The request covers spending from the NSA's Information Assurance Directorate, which provides products and services to secure national security systems -- think cybersecurity for military command and control and weapons systems, among numerous things. The Department of Defense, naturally, is the IAD's largest customer, though other agencies can request its services on a case-by-case basis.
The NSA is decreasing its spending on information assurance from $972 million last year to $915 million this year and $902 million next year, though those decreases come as the military ramps up its own spending on information assurance. About half of the NSA's budget will be spent on research, development, and testing, while much of the other half will be spent on operations. The little left over will be spent on procurement.
The document lays out the NSA's information assurance efforts and plans across a number of categories, including computer network defense, encryption, identity, access management, and workforce development, and goes into some specifics in a few of those areas.
For example, the NSA plans to spend $112 million in fiscal 2011 on cryptographic systems, including those integrated into combat systems and nuclear command and control, secure voice and data links, and a program it calls "space cryptography." NSA plans to spend an additional $46 million on cryptographic key management.
NSA's public key infrastructure spending includes the addition of new protocol support for its certificate validation services, development of biometrics support, a monitoring capability for Red Hat Certificate Management Systems, and the capability for NSA-developed PKI to interoperate with other systems across the government and private sector.
The NSA will also spend $18.6 million training cyber warriors working at the DoD. "Providing a continuum of learning activities is fundamental for recruitment and retention of highly qualified cyber warriors," the document says. "Their work roles require ensuring effective development to perform proactively or in response to executed threats and to ensure accomplishment of operationally assigned tasks."
NSA is continuing work on what's known as the High Assurance Platform, which it has referred to as "a framework for the development of the next generation of secure computing platforms." HAP includes enabling such capabilities as multiple security domains -- and therefore, for example, potential access to multiple levels of classified information -- on the same client using virtualization. IBM and VMware have both publicly announced their support as contractors for the HAP program. In fiscal 2011, NSA will operationalize the second generation of HAP and begin work on the third generation.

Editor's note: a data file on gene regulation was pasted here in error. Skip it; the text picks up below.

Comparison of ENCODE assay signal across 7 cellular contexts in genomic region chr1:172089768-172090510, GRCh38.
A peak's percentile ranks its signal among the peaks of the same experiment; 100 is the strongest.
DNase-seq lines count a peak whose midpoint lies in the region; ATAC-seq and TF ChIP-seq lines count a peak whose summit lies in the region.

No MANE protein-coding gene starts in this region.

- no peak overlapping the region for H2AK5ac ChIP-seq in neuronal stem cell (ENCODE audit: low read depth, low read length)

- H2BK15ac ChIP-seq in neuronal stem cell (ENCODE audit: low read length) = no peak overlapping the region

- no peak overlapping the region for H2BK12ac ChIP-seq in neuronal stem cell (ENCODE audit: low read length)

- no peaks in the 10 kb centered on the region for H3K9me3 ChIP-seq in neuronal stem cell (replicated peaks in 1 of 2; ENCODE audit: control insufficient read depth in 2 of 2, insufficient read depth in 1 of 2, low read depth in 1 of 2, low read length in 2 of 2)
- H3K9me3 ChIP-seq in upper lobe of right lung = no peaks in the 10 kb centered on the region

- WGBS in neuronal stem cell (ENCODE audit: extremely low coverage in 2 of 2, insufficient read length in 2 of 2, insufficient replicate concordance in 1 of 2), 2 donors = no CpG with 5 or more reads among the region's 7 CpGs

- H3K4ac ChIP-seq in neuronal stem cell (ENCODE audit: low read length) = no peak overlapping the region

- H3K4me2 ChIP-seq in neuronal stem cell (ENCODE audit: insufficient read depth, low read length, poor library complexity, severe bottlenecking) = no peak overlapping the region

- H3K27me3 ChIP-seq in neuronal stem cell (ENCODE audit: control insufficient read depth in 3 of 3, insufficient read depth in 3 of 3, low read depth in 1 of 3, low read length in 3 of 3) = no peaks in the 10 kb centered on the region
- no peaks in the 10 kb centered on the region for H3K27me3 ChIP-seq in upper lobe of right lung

NSA is also continuing advanced research on secure hardware. "The Advanced Computing Research program will continue to promote ideation in the creation of new chip multiprocessor technologies that will benefit the missions of NSA in cryptology, digital signal processing, filtering and selection, intrusion detection, knowledge discovery, voice recognition, natural language machine translation, and event simulation," the document says.
Despite the details, in many places, the information assurance efforts the NSA carries out for the DoD are outlined in largely broad strokes, so it's difficult to tell what's actually going on at the program level. Further, many of the line items in the budget are labeled either "N/A" or "Classified and Intelligence," so, other than the general category of spending (e.g., "IA Engineering and Development") and the total dollar figures attached, it's impossible to know much more about their details.
Not included in this spending is a large data center NSA is constructing at Camp Williams in Utah to support the partially classified Comprehensive National Cybersecurity Initiative. NSA is requesting $398 million to continue construction on that project, which according to another DoD budget document, is expected to be completed by May 2014.
However, the request does detail a few of the NSA's accomplishments from last fiscal year, including: the development of a tool called USBDetect that reports unauthorized use of USB thumb drives and other external storage devices; the development of a smartphone called SME-PED that protects voice communications classified up to Top Secret and data connectivity classified up to Secret; the development of next-generation encryption through a program called programmable objective encryption technologies; and the installation of POET technologies into bombers, reconnaissance planes, and the Air Force's command and control systems, among other places.
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